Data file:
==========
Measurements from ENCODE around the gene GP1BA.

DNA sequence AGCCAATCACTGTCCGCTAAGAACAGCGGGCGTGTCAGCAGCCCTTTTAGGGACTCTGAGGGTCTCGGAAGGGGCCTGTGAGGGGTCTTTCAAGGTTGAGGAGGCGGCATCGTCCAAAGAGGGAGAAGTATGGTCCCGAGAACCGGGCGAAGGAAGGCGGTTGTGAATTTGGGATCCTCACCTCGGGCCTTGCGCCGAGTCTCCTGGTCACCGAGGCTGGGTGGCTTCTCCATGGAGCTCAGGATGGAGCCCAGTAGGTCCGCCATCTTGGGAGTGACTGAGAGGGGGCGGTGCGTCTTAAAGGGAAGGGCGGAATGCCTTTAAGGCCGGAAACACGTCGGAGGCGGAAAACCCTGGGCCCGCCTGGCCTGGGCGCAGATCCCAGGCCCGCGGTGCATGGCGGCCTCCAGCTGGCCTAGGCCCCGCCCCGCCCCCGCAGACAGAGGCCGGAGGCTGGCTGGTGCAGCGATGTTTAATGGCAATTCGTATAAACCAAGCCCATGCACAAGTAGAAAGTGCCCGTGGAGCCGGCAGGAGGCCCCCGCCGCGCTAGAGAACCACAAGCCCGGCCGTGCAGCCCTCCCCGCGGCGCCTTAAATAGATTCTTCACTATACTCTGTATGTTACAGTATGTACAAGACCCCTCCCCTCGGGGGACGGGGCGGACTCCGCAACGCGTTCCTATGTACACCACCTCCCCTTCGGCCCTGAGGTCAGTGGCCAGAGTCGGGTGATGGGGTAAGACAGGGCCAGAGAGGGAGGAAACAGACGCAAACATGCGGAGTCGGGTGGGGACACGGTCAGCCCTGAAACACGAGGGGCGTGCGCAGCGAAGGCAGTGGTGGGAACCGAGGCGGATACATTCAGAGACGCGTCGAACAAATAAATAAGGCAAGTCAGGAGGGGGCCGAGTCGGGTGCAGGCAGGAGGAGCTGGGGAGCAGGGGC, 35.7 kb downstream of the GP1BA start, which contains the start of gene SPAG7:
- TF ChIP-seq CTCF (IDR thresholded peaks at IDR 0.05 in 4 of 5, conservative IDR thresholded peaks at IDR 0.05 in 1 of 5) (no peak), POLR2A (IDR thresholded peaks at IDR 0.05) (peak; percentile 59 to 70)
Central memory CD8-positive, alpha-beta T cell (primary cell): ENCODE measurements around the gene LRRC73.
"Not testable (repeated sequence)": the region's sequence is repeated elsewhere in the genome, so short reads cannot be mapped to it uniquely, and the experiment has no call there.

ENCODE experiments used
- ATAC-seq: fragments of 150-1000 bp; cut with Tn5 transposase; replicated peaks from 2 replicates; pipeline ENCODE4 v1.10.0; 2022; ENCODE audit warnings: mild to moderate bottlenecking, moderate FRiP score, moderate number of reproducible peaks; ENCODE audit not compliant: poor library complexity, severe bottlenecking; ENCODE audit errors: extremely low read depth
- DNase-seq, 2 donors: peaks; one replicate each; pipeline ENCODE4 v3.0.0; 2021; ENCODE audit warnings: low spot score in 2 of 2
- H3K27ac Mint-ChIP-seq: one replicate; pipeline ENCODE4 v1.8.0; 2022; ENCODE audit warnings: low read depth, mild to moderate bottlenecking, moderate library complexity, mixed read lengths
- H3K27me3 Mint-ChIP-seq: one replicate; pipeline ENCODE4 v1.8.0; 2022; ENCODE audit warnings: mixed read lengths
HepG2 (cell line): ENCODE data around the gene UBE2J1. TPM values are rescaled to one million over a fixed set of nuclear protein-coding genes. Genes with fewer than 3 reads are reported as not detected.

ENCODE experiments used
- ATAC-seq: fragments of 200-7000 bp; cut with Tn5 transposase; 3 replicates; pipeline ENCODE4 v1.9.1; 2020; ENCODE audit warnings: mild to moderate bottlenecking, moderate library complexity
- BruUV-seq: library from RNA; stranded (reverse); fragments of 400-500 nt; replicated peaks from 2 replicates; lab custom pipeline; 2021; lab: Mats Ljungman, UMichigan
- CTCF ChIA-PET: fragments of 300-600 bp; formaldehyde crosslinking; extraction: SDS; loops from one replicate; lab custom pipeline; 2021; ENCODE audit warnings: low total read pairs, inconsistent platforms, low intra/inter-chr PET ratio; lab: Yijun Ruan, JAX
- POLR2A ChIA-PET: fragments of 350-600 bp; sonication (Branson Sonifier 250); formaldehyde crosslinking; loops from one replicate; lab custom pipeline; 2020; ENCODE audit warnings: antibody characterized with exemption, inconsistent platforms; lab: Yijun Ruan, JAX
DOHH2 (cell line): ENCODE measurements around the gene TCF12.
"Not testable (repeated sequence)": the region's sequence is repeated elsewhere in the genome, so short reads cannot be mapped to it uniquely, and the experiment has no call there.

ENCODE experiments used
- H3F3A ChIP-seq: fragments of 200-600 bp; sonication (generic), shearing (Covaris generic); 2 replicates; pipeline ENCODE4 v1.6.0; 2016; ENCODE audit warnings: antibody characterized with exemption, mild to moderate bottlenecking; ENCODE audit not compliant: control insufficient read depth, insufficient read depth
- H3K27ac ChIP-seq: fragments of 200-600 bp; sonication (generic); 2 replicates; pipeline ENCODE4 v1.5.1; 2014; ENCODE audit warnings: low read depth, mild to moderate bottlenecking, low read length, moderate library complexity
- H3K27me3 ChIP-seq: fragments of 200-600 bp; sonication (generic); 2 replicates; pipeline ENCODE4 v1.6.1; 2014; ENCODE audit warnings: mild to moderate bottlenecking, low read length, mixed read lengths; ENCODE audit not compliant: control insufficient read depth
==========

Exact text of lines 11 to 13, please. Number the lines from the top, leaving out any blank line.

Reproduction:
HepG2 (cell line): ENCODE data around the gene UBE2J1. TPM values are rescaled to one million over a fixed set of nuclear protein-coding genes. Genes with fewer than 3 reads are reported as not detected.

ENCODE experiments used
- ATAC-seq: fragments of 200-7000 bp; cut with Tn5 transposase; 3 replicates; pipeline ENCODE4 v1.9.1; 2020; ENCODE audit warnings: mild to moderate bottlenecking, moderate library complexity